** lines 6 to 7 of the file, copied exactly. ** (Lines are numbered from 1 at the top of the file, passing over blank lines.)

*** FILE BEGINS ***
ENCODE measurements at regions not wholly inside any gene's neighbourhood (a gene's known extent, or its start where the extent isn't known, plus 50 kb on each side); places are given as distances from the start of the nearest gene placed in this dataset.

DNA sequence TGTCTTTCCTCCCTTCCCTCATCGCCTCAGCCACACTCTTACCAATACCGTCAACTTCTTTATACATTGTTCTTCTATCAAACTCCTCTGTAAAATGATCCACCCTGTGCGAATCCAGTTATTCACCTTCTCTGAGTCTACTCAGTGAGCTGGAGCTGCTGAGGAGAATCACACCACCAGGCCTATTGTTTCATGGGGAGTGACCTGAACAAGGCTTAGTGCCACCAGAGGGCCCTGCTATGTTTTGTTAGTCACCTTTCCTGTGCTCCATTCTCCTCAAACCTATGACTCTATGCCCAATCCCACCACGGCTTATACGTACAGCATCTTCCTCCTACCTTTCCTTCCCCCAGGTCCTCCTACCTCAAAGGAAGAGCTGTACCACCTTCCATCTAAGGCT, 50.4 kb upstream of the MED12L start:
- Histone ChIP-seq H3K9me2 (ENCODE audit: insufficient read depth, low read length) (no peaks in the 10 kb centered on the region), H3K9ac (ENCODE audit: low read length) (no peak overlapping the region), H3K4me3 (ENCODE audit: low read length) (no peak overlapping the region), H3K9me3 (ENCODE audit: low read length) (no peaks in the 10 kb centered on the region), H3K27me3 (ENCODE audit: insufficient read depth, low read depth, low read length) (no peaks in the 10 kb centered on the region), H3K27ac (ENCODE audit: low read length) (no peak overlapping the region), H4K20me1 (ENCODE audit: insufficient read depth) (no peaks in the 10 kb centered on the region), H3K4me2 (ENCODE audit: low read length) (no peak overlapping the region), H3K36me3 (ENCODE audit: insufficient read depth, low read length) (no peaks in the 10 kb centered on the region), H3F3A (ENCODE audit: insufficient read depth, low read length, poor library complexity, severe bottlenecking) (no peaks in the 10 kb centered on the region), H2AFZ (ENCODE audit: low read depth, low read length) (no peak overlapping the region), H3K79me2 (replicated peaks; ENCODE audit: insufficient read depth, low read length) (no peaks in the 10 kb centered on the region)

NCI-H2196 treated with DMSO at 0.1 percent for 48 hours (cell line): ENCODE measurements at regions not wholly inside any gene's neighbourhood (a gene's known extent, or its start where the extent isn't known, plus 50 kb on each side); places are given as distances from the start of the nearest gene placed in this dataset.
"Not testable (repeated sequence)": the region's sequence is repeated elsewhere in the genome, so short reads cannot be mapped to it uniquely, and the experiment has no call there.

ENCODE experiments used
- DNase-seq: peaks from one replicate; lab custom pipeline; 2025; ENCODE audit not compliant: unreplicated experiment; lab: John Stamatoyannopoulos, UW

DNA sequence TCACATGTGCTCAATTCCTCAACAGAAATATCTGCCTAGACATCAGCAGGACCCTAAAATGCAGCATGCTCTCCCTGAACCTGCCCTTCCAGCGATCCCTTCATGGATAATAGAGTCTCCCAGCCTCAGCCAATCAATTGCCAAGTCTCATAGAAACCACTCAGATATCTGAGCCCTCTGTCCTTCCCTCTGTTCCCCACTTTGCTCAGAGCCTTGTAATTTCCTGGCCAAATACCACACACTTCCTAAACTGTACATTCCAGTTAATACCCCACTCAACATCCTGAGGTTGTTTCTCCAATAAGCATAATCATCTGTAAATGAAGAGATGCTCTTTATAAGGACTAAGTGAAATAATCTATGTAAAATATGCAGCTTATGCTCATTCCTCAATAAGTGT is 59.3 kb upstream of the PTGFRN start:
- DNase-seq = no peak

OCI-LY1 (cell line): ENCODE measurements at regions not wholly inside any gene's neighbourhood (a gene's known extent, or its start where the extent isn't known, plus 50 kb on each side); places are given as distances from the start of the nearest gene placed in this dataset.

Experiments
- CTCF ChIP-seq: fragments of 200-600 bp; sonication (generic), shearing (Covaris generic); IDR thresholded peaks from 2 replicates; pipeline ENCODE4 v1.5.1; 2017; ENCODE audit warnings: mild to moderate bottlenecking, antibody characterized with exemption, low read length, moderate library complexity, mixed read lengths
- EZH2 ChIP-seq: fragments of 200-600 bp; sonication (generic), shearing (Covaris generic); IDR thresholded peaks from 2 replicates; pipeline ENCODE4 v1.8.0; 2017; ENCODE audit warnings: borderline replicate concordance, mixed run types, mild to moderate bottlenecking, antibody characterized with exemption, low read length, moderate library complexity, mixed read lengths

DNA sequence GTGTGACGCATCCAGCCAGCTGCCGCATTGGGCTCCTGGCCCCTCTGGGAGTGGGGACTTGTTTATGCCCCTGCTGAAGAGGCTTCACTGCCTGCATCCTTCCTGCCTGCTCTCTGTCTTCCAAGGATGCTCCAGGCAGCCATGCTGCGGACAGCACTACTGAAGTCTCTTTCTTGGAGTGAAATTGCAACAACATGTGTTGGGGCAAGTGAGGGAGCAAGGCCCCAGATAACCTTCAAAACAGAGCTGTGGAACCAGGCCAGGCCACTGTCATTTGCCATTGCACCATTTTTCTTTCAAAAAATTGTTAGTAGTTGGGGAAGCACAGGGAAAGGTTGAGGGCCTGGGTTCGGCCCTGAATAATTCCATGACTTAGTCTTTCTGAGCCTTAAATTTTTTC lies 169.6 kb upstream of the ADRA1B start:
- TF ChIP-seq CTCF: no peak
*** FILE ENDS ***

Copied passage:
ENCODE experiments used
- DNase-seq: peaks from one replicate; lab custom pipeline; 2025; ENCODE audit not compliant: unreplicated experiment; lab: John Stamatoyannopoulos, UW